George Washington's Rules of Civility and Decent Behaviour in Company and in Conversation by George Washington (naturally)
Our local library has a summer reading program for adults as well as for children. One of the things to accomplish is to read something from their Choose Civility reading list. Looking at the list, this book by George Washington jumped out at me and I knew I had to read it.
The book consists of 110 rules "drawn from an English translation of a French book of maxims" [p. 7] by Washington. The syntax is a bit archaic (rule 2: "When in company, put not your hands to any part of the body, not usually discovered") but that naturally forces modern readers to pay attention to the detail and meaning of what is written. Also, the phrasing is charming (rule 12: "Shake not the head, feet, or legs; roll not the eyes; lift not one eyebrow higher than the other; wry not the mouth; and bedew no man's face with your spittle by approaching too near him when you speak").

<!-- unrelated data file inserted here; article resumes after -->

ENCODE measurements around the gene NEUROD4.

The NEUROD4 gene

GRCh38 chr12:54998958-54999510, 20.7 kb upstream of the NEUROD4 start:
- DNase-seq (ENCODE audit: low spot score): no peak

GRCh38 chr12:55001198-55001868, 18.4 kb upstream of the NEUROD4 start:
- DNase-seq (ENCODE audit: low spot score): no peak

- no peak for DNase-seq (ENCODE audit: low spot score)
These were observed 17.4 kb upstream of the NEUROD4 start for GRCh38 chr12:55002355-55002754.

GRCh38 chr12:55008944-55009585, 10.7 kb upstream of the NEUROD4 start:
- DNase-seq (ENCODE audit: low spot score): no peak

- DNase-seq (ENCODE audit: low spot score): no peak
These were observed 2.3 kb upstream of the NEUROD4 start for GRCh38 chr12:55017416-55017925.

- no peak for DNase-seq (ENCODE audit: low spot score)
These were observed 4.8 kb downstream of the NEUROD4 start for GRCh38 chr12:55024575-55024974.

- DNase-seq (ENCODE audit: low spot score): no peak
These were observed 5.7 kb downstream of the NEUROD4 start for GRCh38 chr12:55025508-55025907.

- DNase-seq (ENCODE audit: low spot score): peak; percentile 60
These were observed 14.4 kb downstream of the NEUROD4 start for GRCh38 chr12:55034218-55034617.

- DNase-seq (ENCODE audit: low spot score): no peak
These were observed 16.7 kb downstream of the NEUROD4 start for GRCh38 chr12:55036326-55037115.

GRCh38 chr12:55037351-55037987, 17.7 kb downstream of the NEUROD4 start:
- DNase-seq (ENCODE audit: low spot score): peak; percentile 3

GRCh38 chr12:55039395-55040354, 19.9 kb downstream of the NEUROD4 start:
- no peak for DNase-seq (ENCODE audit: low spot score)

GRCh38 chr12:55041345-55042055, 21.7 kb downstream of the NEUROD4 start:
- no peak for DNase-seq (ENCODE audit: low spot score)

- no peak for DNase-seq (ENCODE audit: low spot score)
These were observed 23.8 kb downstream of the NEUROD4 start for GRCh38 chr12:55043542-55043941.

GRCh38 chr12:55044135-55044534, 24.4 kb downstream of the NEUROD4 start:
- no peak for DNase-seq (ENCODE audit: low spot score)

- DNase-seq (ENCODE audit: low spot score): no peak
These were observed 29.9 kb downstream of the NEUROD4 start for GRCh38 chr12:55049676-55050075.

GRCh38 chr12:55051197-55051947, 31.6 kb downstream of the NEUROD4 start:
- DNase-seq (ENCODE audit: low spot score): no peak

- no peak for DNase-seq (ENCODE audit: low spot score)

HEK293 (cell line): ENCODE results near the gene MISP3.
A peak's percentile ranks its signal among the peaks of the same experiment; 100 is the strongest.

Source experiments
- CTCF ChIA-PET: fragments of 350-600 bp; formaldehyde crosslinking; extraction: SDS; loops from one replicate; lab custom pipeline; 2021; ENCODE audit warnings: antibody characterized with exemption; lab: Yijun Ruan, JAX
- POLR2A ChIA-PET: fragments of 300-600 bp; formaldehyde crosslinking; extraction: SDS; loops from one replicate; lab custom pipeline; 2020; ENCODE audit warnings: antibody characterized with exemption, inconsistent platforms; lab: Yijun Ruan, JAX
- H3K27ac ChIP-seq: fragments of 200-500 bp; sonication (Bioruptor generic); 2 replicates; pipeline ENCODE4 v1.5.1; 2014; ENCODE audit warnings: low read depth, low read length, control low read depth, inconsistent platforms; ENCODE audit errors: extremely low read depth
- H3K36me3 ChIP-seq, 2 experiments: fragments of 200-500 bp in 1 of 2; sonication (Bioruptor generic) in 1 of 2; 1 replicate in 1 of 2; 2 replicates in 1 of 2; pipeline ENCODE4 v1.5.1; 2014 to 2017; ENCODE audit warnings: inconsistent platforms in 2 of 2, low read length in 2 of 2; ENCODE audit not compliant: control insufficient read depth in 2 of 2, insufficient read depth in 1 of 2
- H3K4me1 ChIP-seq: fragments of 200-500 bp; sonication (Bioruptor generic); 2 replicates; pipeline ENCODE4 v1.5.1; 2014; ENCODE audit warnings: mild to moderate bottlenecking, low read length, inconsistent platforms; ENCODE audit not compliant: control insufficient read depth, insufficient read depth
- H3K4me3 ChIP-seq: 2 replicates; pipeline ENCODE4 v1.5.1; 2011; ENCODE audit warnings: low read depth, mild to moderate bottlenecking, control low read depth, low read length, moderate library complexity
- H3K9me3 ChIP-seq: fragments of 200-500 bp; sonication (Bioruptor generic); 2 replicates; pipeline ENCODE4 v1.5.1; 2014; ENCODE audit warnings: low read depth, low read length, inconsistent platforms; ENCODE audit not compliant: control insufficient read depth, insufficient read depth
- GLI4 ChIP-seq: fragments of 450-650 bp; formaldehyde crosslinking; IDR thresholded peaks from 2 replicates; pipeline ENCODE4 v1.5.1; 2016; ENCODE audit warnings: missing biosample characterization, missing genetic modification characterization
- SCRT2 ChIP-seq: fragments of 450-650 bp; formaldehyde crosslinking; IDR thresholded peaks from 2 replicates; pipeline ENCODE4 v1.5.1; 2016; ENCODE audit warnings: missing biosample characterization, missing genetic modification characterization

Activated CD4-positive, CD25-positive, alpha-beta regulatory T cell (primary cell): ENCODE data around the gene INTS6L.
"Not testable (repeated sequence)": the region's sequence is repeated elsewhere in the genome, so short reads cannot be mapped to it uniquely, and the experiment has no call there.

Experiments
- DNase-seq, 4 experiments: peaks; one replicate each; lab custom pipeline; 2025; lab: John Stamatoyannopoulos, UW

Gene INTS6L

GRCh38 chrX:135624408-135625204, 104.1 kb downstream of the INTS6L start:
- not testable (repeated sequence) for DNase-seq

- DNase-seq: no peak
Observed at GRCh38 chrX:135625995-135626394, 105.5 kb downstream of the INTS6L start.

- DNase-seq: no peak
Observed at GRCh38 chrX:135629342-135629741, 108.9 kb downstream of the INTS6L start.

The rules cover all sorts of behavior from walking to conversing to dining. They are eminently civilized and practical (rule 48: "Wherein you reprove another be unblameable yourself, for example is more prevalent than precepts") and hardly seem in practice in modern culture (rule 58: "Let your conversation be without malice or envy, for it is a sign of a tractable and commendable nature; and in all cases of passion admit reason to govern"). I'm sure that people in the 1700s had just as many challenges as moderns have when it comes to dealing with other people in a civil manner.
The edition I read was 30 pages long, so it reads very quickly. It also provides very valuable insight into what people thought was important 250 years ago and what we can improve upon today.